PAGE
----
Smith v. Central Platte Natural Resources District et al

Filing 57

MEMORANDUM AND ORDER that the plaintiffs' motion for default judgment 51 is denied. The Court will stay this matter pending final resolution of the state proceeding. The parties are directed to update the Court every 90 days as to the status of the state proceedings. The Clerk of the Court is directed to enter an initial status report deadline of May 1, 2016. The defendants' motion to dismiss 45 is denied without prejudice. Ordered by Judge John M. Gerrard. (JSF)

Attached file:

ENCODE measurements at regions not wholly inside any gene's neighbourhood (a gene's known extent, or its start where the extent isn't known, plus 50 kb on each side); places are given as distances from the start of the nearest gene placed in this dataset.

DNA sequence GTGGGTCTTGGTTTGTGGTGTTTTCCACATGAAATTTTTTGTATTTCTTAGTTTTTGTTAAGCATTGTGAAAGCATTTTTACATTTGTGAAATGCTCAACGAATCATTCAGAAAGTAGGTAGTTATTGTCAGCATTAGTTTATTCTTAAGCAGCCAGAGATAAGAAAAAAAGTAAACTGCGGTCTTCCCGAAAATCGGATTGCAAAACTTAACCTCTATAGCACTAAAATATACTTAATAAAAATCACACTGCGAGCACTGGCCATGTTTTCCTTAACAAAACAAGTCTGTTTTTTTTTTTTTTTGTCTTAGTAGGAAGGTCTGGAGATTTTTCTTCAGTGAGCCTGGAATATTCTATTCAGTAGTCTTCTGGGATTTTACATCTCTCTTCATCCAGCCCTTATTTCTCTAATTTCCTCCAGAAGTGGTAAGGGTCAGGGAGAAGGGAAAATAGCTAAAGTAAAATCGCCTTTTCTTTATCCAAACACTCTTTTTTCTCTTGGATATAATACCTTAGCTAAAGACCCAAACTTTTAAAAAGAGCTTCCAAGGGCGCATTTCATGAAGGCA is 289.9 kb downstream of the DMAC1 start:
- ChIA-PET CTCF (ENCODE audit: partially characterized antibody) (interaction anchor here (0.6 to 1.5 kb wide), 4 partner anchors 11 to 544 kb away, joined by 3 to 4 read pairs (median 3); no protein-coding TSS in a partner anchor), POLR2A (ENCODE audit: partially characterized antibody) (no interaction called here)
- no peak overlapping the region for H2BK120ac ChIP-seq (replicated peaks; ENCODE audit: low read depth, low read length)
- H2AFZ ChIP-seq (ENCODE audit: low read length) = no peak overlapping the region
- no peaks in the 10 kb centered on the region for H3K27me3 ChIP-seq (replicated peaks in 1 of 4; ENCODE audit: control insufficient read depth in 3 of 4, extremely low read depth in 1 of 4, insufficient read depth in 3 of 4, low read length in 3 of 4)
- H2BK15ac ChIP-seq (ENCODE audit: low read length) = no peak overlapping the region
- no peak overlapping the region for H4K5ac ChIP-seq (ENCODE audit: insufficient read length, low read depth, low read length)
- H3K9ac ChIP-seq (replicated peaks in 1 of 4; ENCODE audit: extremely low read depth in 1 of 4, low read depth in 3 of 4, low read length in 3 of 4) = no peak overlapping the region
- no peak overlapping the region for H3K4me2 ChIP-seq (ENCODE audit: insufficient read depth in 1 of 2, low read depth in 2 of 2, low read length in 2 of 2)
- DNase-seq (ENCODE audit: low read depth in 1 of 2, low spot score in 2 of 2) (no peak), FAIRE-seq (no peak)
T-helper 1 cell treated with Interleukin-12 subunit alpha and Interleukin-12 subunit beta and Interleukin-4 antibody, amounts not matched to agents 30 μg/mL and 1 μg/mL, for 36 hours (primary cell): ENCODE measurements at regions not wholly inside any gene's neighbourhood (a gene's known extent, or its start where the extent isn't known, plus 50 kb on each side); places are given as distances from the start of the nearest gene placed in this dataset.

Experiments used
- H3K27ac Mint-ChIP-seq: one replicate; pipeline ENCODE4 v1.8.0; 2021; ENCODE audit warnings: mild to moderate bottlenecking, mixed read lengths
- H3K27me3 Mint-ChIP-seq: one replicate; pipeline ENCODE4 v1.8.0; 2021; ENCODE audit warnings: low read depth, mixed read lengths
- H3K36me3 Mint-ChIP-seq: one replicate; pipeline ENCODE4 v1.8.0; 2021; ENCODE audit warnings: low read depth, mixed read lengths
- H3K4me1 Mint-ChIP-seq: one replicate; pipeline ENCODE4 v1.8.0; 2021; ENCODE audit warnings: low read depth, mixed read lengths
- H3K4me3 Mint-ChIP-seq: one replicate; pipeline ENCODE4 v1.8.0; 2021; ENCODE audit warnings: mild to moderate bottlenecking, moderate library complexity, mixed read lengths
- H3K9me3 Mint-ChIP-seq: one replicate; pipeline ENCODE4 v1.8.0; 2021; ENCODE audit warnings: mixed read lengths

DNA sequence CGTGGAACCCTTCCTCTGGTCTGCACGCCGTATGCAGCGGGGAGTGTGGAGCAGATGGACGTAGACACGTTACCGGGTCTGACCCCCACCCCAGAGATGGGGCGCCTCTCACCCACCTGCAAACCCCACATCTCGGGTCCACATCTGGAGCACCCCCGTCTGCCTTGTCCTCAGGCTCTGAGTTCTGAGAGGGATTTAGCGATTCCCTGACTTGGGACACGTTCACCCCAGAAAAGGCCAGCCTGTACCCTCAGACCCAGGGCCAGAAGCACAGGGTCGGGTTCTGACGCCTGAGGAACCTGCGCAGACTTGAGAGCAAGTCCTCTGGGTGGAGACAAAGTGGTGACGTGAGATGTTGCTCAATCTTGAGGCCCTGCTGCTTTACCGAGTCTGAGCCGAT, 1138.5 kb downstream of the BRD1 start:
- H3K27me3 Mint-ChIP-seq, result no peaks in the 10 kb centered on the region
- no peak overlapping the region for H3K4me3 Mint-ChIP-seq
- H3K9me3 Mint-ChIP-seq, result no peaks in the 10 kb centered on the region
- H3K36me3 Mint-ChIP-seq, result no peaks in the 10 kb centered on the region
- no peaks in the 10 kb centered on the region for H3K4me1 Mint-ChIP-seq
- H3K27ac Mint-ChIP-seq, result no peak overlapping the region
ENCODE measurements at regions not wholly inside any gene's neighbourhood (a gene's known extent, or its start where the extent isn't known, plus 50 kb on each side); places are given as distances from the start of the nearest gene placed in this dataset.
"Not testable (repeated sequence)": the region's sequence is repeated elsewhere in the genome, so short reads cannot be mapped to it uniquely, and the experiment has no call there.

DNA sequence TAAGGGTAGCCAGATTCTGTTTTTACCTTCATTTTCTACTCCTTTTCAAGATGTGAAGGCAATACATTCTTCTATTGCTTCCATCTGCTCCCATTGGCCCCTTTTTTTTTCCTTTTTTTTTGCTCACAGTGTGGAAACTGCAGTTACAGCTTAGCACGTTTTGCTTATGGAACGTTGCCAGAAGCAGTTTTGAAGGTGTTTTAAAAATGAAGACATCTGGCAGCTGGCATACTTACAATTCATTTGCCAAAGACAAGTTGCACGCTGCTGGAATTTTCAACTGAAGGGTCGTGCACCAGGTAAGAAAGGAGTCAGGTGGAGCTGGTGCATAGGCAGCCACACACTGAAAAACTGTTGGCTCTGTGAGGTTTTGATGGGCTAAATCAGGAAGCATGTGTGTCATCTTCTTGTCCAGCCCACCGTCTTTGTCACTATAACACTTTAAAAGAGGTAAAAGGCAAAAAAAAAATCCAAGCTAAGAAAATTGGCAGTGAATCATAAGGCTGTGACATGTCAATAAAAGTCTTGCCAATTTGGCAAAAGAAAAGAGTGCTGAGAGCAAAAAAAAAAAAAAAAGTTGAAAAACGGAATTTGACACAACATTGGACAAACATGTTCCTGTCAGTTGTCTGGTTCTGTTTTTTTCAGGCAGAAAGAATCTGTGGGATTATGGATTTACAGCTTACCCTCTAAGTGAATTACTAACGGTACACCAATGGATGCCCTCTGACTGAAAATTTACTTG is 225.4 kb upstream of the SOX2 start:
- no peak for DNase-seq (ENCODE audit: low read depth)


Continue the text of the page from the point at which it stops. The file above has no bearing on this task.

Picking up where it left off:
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IN THE UNITED STATES DISTRICT COURT FOR THE DISTRICT OF NEBRASKA KELLY L. SMITH & KARLA G. SMITH, 4:14-CV-3230 Plaintiffs, vs. MEMORANDUM AND ORDER CENTRAL PLATTE NATURAL RESOURCES DISTRICT, et al., Defendants. This matter is before the Court on the plaintiffs' motion for default judgment (filing 51) and the defendants' motion to dismiss the amended complaint (filing 45). For the reasons discussed below, the Court will deny the motion for default judgment, will stay this matter pursuant to Younger abstention, and will deny the defendants' motion to dismiss without prejudice to reasserting the arguments contained therein. BACKGROUND The plaintiffs Kelly L. Smith ("Kelly") and Karla G. Smith ("Karla") are married, and reside in Nebraska. Filing 36 at 3. They own land in Custer County, Nebraska. Filing 36 at 3. The defendant Central Platte Natural Resources District (CPNRD) is a Nebraska political subdivision. Filing 36 at 3. The other defendants in this matter are either board members or employees of CPNRD. See filing 36 at 4–6. The plaintiffs have brought this suit against the defendants under 42 U.S.C. § 1983, alleging violations of their constitutional rights, as well as violations of their statutory rights under the Privacy Act, 5 U.S.C. § 552a, and the Food Conservation and Energy Act, 7 U.S.C. § 8791. Filing 36 at 2. The plaintiffs' allegations are as follows. On January 6, 2006, CPNRD imposed a permanent stay on new irrigated land in the district in which the plaintiffs' land is located. Filing 36 at 6. In essence, only land with a history of irrigation can be certified as irrigated land, and land not certified as irrigated cannot be developed for irrigation. Filing 36 at 8. The plaintiffs take issue with several aspects of CPNRD's imposition and enforcement of the stay. As an initial matter, they allege that CPNRD failed to comply with various statutory requirements related to imposing irrigation stays. Filing 36 at 6–7. 1 The plaintiffs also allege that CPNRD committed various improprieties in enforcing the stay against the plaintiffs' land. First, they contend that CPNRD incorrectly refused to certify certain portions of their land as irrigated. See filing 36 at 8. In 2006, the plaintiffs received a letter asking them provide CPNRD with certain Farm Service Agency (FSA) records, so that CPNRD could determine which portions of the plaintiffs' land should be certified as irrigated. Filing 36 at 7. According to the plaintiffs, Kelly met with non-party Kevin Gill, an employee of the United States Department of Agriculture and a representative of CPNRD, to discuss the certification. Filing 36 at 7. Gill informed Kelly that only those portions of land that the FSA documents indicated had a history of irrigation could be certified as irrigated. Filing 36 at 7–8. All other portions of land would be subject to the stay on new irrigation. See filing 36 at 7–8. Though Kelly protested both the requirement that he provide his FSA records, as well as the application of the stay to certain portions of his land, he signed a document agreeing to the certification. Filing 36 at 8. According to the plaintiffs, Gill told Kelly that if he failed to do so, he would be fined up to $5,000 per day. Filing 36 at 8. Karla, who was apparently not present, did not sign the document. Filing 36 at 8. In 2012, the plaintiffs developed a portion of their land that they contend has always been irrigated, but which was apparently not certified as such. See filing 36 at 9. Kelly reported the development to CPNRD, and was informed that he would be required to complete a variance request. Filing 36 at 9. In May 2012, Kelly met with defendant Jesse Mintken, a CPNRD employee, to complete that request. Filing 36 at 9. Mintken informed Kelly that, due to the stay, the plaintiffs would be required to "trade" 1.5 acres of their certified irrigated land for each acre of the newly developed land. Filing 36 at 9. The plaintiffs would then be permitted to irrigate the newly developed land, but not the "traded" certified land. See filing 36 at 9. Additionally, because of the soil classification of the newly developed land, Mintken informed Kelly that he would have to seed it with particular grasses. Filing 36 at 9. Kelly disagreed with these conclusions. Filing 36 at 9. As a result, he alleges, Mintken became physically and verbally threatening toward him. Filing 36 at 9. Mintken did not complete the variance on that date, but later sent the plaintiffs a document relating to the transfer. Filing 36 at 9. The plaintiffs signed the document and returned it to Mintken. Filing 36 at 10. However, the plaintiffs allege that the document did not contain certain information relevant to the transfer, including information about the soil classification and the trade of certified irrigated land for newly developed land. Filing 36 at 10. The plaintiffs allege that this transfer was designed with the purpose of hindering their ability to use their certified irrigated land. Filing 36 at 12. According to the plaintiffs, when CPNRD determined which portions of the 2 plaintiffs' certified irrigated land would be "traded" for the newly developed land, CPNRD selected acres that were unusually inconvenient for the plaintiffs. See filing 36 at 12. The plaintiffs became aware of this circumstance when Kelly Smith called CPNRD to protest the alleged unfair treatment of his neighbor. See filing 36 at 11–12. During the call, defendant Luke Zakrzewski, a CPNRD employee, informed Kelly that the plaintiffs had violated the transfer by irrigating portions of the land they were not permitted to irrigate. Filing 36 at 12. Zakrzewski sent the plaintiffs a copy of the transfer, which contained full information about which land was permitted to be irrigated, and a letter instructing the plaintiffs how to comply with the transfer. Filing 36 at 12. On July 5, 2013, Kelly filed a request with CPNRD to appeal its certification determination. Filing 36 at 13. After a hearing, the appeal was denied. Filing 36 at 13. In September 2013, Kelly visited the CPNRD office to copy his file, and discovered that CPNRD was in possession of FSA reports relating to the plaintiffs' land. Filing 36 at 14. Zakrzewski allegedly informed Kelly that the USDA had sent the information. Filing 36 at 14. This was, the plaintiffs allege, a violation of a district court ruling that the USDA was not permitted to disclose the FSA records to CPNRD. Filing 36 at 8–9. Later that year, on October 25, 2013, Kelly received notice in the mail of a formal hearing before the CPNRD board to determine whether Kelly had violated CPNRD's rules and regulations. Filing 36 at 14. Karla did not receive notice. Filing 36 at 14. The hearing took place on November 21, 2013. Filing 36 at 15. Zakrzewski testified that satellite images taken in the fall of 2012 demonstrated that the plaintiffs watered land that was subject to the stay. Filing 36 at 15. The CPNRD board voted to issue Kelly a cease-and-desist order, but, according to plaintiffs, did not include Karla. Filing 36 at 15–16. In addition, the defendants served Kelly, but not Karla, with the order. Filing 36 at 16. Kelly was ordered to provide offsets for newly irrigated land by ceasing irrigation on other portions of land. Filing 36 at 16. He was to change the classification for that land from irrigated to non-irrigated with the FSA. Filing 36 at 16. And he was ordered to provide documentation of the classification change to CPNRD as proof of compliance. Filing 36 at 16. In addition, in March 2014, the plaintiffs discovered that the defendants sent documents to the Custer County Assessor's office with instructions to reclassify certain portions of the plaintiffs' land from irrigated to non-irrigated usage. Filing 36 at 17. Then, on December 5, 2014, CPNRD filed a civil complaint in Custer County district court against both plaintiffs for alleged violations of the ceaseand-desist order. Filing 36 at 18. That lawsuit is apparently pending now. The plaintiffs further allege that the defendants' actions were motivated by dislike of 3 Kelly, and that CPNRD has not enforced its stay or other rules against other individuals in CPNRD's jurisdiction. Filing 36 at 19–20. The plaintiffs allege various injuries as a result of the defendants' alleged actions, including: violations of their constitutional and statutory right to privacy, right to use water, right to engage in their chosen profession, right of procedural due process, various statutory rights, and the right to have their land certified as irrigated. Filing 36 at 21. The plaintiffs seek relief in the form of: an injunction staying the cease-and-desist order, fair market value for the right to irrigate 270 acres of land, a cease-and-desist order prohibiting the defendants from "further harassment and interference," damages for the plaintiffs' humiliation and emotional harm, costs of maintaining the present action, punitive damages, an injunction staying the pending civil case in Custer County, and a judgment declaring CPNRD's rules and regulations, as well as the stay on new irrigated land, invalid. Filing 36 at 21–22. STANDARD OF REVIEW A complaint must set forth a short and plain statement of the claim showing that the pleader is entitled to relief. Fed. R. Civ. P. 8(a)(2). This standard does not require detailed factual allegations, but it demands more than an unadorned accusation. Ashcroft v. Iqbal, 556 U.S. 662, 678 (2009). The complaint need not contain detailed factual allegations, but must provide more than labels and conclusions; and a formulaic recitation of the elements of a cause of action will not suffice. Bell Atl. Corp. v. Twombly, 550 U.S. 544, 555 (2007). For the purposes of a motion to dismiss a court must take all of the factual allegations in the complaint as true, but is not bound to accept as true a legal conclusion couched as a factual allegation. Id. And to survive a motion to dismiss under Fed. R. Civ. P. 12(b)(6), a complaint must also contain sufficient factual matter, accepted as true, to state a claim for relief that is plausible on its face. Iqbal, 556 U.S. at 678. DISCUSSION (a) Motion for default judgment The plaintiffs have moved for default judgment. Filing 51. After the plaintiffs filed their original complaint, the defendants moved to dismiss (filing 32). Before that motion was resolved, the plaintiffs filed an amended complaint (filing 36). In response, the defendants filed a motion to strike the amended complaint under Fed. R. Civ. P. 12(f) (filing 41). That motion was denied on May 12, 2015 (filing 44). Two days later, the defendants filed a motion to dismiss the amended complaint (filing 45). The defendants specified that they filed that motion "to avoid confusion" given that the motion to dismiss the original 4 complaint was still pending. Filing 45. This Court denied as moot the motion to dismiss the original complaint. Filing 50. The plaintiffs contend that they are entitled to default judgment because the defendants did not comply with Fed. R. Civ. P. 12(a)(4)(A), which requires defendants to file a responsive pleading within 14 days of the denial of a Rule 12 motion. Filing 52 at 4. It is true that the defendants did not file an answer after their motion to strike was denied. However, the defendants did file a new motion to dismiss the amended complaint within 14 days of the denial of the motion to strike. See filing 45. The Federal Rules of Civil Procedure do not explain precisely how to dispose of a pending Rule 12 motion when an amended complaint is filed. Under these circumstances, it was not unreasonable for the defendants to conclude that they should reassert their motion to dismiss in response to the amended complaint. It is appropriate for the Court to consider the second motion as relating back to the first, since the obvious intent of filing the second motion was simply to clarify the matters submitted to the Court. Thus, the defendants have not failed to meet their obligation under Fed. R. Civ. P. 12(a)(4)(A). Accordingly, default judgment is inappropriate here. The difficulty presented is that the defendants filed the second motion to dismiss after they filed a Rule 12(f) motion to strike. To the extent that the second motion to dismiss raises new arguments not raised in the first motion, those are issues that should have been presented either at the same time as the motion to strike, or the same time as the first motion to dismiss, pursuant to Fed. R. Civ. P. 12(h)(1)(A). Accordingly, the Court will consider the second motion to dismiss only to the extent it is a reassertion of the arguments made in the first motion. (b) Younger abstention Before reaching the merits of the defendants' motion to dismiss, the Court first considers whether it is obligated under Younger v. Harris, 401 U.S. 37 (1971), to refrain from exercising its jurisdiction over this matter.1 Under Younger, federal courts should decline jurisdiction in cases where equitable relief would interfere with pending state proceedings. Id. at 91. The 1 The defendants raised Younger abstention in their motion to dismiss the amended complaint, but not in their motion to dismiss the original complaint. Filing 46 at 26. However, because the amended complaint plainly implicates Younger, and because the Court may raise abstention sua sponte, it will consider the issue nonetheless. See Robinson v. City of Omaha, 866 F.2d 1042, 1043 (8th Cir. 1989) (holding that abstention doctrines in general may be raised sua sponte); see also Geier v. Missouri Ethics Comm'n, 715 F.3d 674, 676 (8th Cir. 2013) (affirming dismissal where the district court abstained sua sponte under the Younger doctrine). 5 Younger doctrine was originally applied to state criminal prosecutions, but it was later extended to certain civil proceedings as well. Aaron v. Target Corp., 357 F.3d 768, 774 (8th Cir. 2004). The Supreme Court has identified three factors that should lead to Younger abstention: (1) the existence of an ongoing state judicial proceeding which would be disrupted by federal action, (2) which implicates important state interests, and (3) which provides an adequate opportunity to raise constitutional challenges. Middlesex Cty. Ethics Comm. v. Garden State Bar Ass'n, 457 U.S. 423, 432 (1982). The first Middlesex factor is whether there is an ongoing state judicial proceeding that would be disrupted by federal action. Id. The state proceeding is clearly "ongoing." See Tony Alamo Christian Ministries v. Selig, 664 F.3d 1245, 1250 (8th Cir. 2012) (directing that a federal court must abstain "until the state defendant (and federal plaintiff) exhausts his appellate remedies"). Further, in determining whether a state proceeding would be disrupted by federal action, Younger has no "fixed requirement . . . that a state judicial proceeding must have been initiated before the federal case was filed." Aaron, 357 F.3d at 775. Instead, courts are to look to "what was actually taking place in both settings to decide whether to abstain." Id. The key factor is "[w]hether proceedings of substance have taken place in either court." Id. If, when the state court action is filed, federal proceedings are still "in an embryonic stage," with "no contested matter ha[ving] been decided," abstention is warranted. Doran v. Salem Inn, Inc., 422 U.S. 922, 929 (1975). Here, the action in Custer County state district court was filed on December 5, 2014 against Kelly and Karla Smith. Filing 45-1 at 27. Kelly filed the present action in federal court on November 21, 2014. Filing 1. Karla joined as a plaintiff on February 26, 2015. Filing 36. Between November 21, 2014 and December 5, 2014, no contested matter was decided in the present action. It was not until February 5, 2015 that the defendant even filed a motion to dismiss. See filing 32. Thus, the first factor of the Middlesex inquiry is clearly satisfied. The second factor is whether the action implicates important state interests. Middlesex, 457 U.S. at 432. Generally, important state interests are implicated when the matter "is intimately involved with sovereign prerogative." Louisiana Power & Light Co. v. City of Thibodaux, 360 U.S. 25, 28 (1959). Examples include eminent domain proceedings, id., proceedings to enforce nuisance statutes, Huffman v. Pursue, Ltd., 420 U.S. 592, 607 (1975), and contempt proceedings, Juidice v. Vail, 430 U.S. 327, 335 (1977). Here, this matter primarily raises CPNRD's ability both to regulate land and water use, and to enforce its regulations. Those interests are intimately related to the state's sovereign powers, and involve important state-law questions about the apportionment of authority between the state and its political divisions. Thus, the Court finds that this matter implicates an important state interest. 6 The third Middlesex factor is whether the ongoing state proceeding provides an adequate opportunity to raise constitutional challenges. In Nebraska defendants are permitted to raise constitutional defenses in actions to enforce cease-and-desist orders. For example, in Bamford v. Upper Republican Natural Resources District, appellants raised at least two constitution challenges: that the statutory provisions authorizing a natural resources district to issue a cease-and-desist order were unconstitutional, and that the cease-anddesist order represented a regulatory taking. 512 N.W.2d 642, 648 (Neb. 1994). Thus, the Court finds that the third Middlesex factor is satisfied, and Younger abstention is warranted. But having decided that Younger abstention applies, the Court must now determine whether a stay or dismissal is appropriate. In cases where only injunctive relief is sought, Younger "contemplates the outright dismissal of the federal suit, and the presentation of all claims, both state and federal, to the state courts." Gibson v. Berryhill, 411 U.S. 564, 577 (1973) (a § 1983 case involving only injunctive relief, and not damages). But where the federal action also seeks damages, a stay is generally appropriate. Night Clubs, Inc. v. City of Fort Smith, 163 F.3d 475, 481 (8th Cir. 1998). The Eighth Circuit has identified a narrow exception to this general rule, which allows a district court to dismiss a § 1983 claim for damages where awarding damages would first require either declaring that a state statute was unconstitutional, or overturning a state court judgment on a matter of state policy. Id. (citing Quackenbush v. Allstate Ins. Co., 517 U.S. 706, 719 (1996)). But if "a possibility of return to federal court remains, a stay rather than a dismissal is the preferred mode of abstention." Int'l Ass'n of Entrepreneurs v. Angoff, 58 F.3d 1266, 1271 (8th Cir. 1995). Here, at least some of the plaintiffs' claims do not require declaring a state statute unconstitutional or overturning a state court judgment on a matter of state policy. Thus, the appropriate procedure is to stay this case pending final resolution of the state litigation. Because the final resolution of the state proceeding is likely to materially alter the issues in this case, the defendants' motion to dismiss (filing 45) will also be denied, without prejudice to reasserting the arguments contained therein at an appropriate juncture, if and when the stay of this case is lifted. IT IS ORDERED: 1. The plaintiffs' motion for default judgment (filing 51) is denied. 2. The Court will stay this matter pending final resolution of the state proceeding. 7 3. The parties are directed to update the Court every 90 days as to the status of the state proceedings. 4. The Clerk of the Court is directed to enter an initial status report deadline of May 1, 2016. 5. The defendants' motion to dismiss (filing 45) is denied without prejudice. Dated this 1st day of February, 2016. BY THE COURT: John M. Gerrard United States District Judge 8